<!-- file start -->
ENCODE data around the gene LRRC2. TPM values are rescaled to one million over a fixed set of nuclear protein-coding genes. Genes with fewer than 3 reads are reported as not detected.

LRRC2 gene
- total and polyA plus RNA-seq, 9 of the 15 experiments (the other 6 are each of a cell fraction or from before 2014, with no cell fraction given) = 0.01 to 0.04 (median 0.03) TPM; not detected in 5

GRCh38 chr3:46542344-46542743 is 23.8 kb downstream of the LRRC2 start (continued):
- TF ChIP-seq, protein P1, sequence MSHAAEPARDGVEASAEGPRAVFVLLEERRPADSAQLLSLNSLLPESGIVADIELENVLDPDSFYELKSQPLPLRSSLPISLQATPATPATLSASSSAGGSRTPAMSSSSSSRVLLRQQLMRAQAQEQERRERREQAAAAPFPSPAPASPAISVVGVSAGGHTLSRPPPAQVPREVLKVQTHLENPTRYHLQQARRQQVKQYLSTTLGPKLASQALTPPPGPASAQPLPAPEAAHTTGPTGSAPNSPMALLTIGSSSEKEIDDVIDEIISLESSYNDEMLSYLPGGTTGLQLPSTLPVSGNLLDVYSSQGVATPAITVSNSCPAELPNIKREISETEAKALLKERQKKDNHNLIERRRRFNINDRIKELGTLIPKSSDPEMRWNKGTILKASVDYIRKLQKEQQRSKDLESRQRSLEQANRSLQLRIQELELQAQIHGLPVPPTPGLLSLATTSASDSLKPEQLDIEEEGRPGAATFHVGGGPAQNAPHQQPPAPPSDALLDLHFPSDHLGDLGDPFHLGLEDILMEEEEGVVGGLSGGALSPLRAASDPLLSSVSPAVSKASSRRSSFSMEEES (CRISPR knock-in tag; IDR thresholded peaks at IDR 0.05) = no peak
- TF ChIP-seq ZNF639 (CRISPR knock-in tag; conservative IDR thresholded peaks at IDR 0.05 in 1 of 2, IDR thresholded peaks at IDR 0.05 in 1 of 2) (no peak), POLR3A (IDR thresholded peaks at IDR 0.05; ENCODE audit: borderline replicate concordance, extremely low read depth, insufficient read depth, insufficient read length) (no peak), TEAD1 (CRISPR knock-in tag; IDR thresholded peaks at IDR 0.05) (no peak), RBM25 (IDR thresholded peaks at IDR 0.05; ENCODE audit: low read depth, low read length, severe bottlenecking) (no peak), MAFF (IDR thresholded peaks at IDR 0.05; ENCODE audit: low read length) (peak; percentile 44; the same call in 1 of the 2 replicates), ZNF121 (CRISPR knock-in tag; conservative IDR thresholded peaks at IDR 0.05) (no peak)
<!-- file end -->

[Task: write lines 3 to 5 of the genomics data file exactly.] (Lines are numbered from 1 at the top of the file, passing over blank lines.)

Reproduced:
- total and polyA plus RNA-seq, 9 of the 15 experiments (the other 6 are each of a cell fraction or from before 2014, with no cell fraction given) = 0.01 to 0.04 (median 0.03) TPM; not detected in 5

GRCh38 chr3:46542344-46542743 is 23.8 kb downstream of the LRRC2 start (continued):
- TF ChIP-seq, protein P1, sequence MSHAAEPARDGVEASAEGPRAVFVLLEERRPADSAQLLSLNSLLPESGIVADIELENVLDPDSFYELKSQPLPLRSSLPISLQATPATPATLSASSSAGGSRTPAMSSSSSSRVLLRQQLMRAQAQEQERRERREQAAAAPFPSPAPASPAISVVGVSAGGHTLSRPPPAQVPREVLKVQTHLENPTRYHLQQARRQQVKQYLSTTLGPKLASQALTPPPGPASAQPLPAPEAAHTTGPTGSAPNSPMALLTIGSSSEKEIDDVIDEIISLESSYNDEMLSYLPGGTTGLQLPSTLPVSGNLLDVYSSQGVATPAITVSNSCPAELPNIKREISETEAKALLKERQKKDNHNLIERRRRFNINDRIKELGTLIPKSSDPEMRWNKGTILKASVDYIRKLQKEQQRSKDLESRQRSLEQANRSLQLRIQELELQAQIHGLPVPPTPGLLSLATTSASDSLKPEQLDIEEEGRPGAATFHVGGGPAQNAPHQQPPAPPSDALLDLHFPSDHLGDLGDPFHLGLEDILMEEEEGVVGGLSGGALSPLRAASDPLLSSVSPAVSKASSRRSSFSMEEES (CRISPR knock-in tag; IDR thresholded peaks at IDR 0.05) = no peak